The CrossFit Catalyst Ring Dip Progression

When we say that CrossFit is ‘scaleable,’ what we mean is that you can modify the exercises so that anyone can do them, and still have a fantastic workout. We’re famous for our intensity, but helping people progress makes us the best in the fitness world. On the wall at the Park, you’ll see about a dozen green posters to help you decide how to best ‘scale’ each exercise in your workout.
CrossFit combines elements from many different disciplines: powerlifting, sprinting, calisthenics…and gymnastics. The word, ‘gymnastics’ is intimidating to some, but rest assured that we’re not going to ask you to do an Iron Cross on your first day.
The Ring Dip is much tougher than a typical dip, requiring balance and strength on all planes at once. While many can do multiple dips on boxes or bars, few master the Ring Dip right away.
First, strength: well use box dips (far right) to build up triceps, pectoral, and latissimus strength. Triceps extend the elbows, and do the majority of the work; however, when set up properly, the pectorals contract to start the movement. This means that the initiation of the movement should feel like a deep dumbbell bench press.
The second step is to increase the strength of the triceps and internal rotators to extend from a small angle. Because leverage is very limited at the bottom position of the Ring Dip, a lot of torque has to be generated to start your body moving upward.
Next, we transition that strength into three-dimensional balance. Many will find that holding the rings steady on three planes at once is challenging; for beginners, we’ll often reach between the straps above the ring, and grasp the ring on the OUTSIDE. This has the effect of automatically squeezing the rings into your sides, eliminating the need for stability on one plane. As the athlete learns to activate their latissimus dorsi on the descent, this scaling option can be removed.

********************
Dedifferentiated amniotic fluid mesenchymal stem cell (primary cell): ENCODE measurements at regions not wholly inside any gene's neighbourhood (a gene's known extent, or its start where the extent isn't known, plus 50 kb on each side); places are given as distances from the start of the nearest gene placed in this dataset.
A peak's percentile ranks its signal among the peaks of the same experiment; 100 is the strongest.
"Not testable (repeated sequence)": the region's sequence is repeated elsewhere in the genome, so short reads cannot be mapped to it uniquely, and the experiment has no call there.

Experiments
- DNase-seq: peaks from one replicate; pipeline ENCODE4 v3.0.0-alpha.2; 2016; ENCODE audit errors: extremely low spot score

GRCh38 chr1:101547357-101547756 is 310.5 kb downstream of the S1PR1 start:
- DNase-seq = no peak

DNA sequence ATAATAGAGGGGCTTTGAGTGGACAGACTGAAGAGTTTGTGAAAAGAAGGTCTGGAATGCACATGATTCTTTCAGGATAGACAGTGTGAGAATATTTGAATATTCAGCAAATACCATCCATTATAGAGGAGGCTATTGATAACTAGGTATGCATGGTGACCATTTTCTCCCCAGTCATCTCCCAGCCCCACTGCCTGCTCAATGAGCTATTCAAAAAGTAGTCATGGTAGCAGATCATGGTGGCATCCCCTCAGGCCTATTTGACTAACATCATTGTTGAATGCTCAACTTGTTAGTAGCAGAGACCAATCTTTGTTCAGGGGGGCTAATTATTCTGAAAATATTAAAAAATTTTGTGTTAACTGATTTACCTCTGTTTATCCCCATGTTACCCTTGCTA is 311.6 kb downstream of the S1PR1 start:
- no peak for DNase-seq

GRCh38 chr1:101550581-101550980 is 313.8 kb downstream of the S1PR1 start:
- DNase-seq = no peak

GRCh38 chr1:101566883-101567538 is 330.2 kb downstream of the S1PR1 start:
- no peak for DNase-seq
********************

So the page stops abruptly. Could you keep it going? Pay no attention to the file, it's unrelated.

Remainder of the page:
A Ring Dip with heels up starts the transition to pressing out of the bottom (or ‘press to support,’ or ‘press to front support.’) The majority of the work should be done with the pectorals, which are great at pressing horizontally (bench press) but don’t help much vertically (shoulder press.) For that reason, we tell athletes to ‘look down’ to bring their chest closer to parallel with the floor. As the torso is lowered, the hands tuck into the armpits; the stretch reflex of the latissimus and pec major will hold you in midair. From there, it’s possible (hopefully) to press out to extension.
A proper ring dip will contain a small rocking motion; chest forward and down on the descent, with knees rocking forward on the press. This helps keep the pecs in play, but still lockout with a straight torso at the top.

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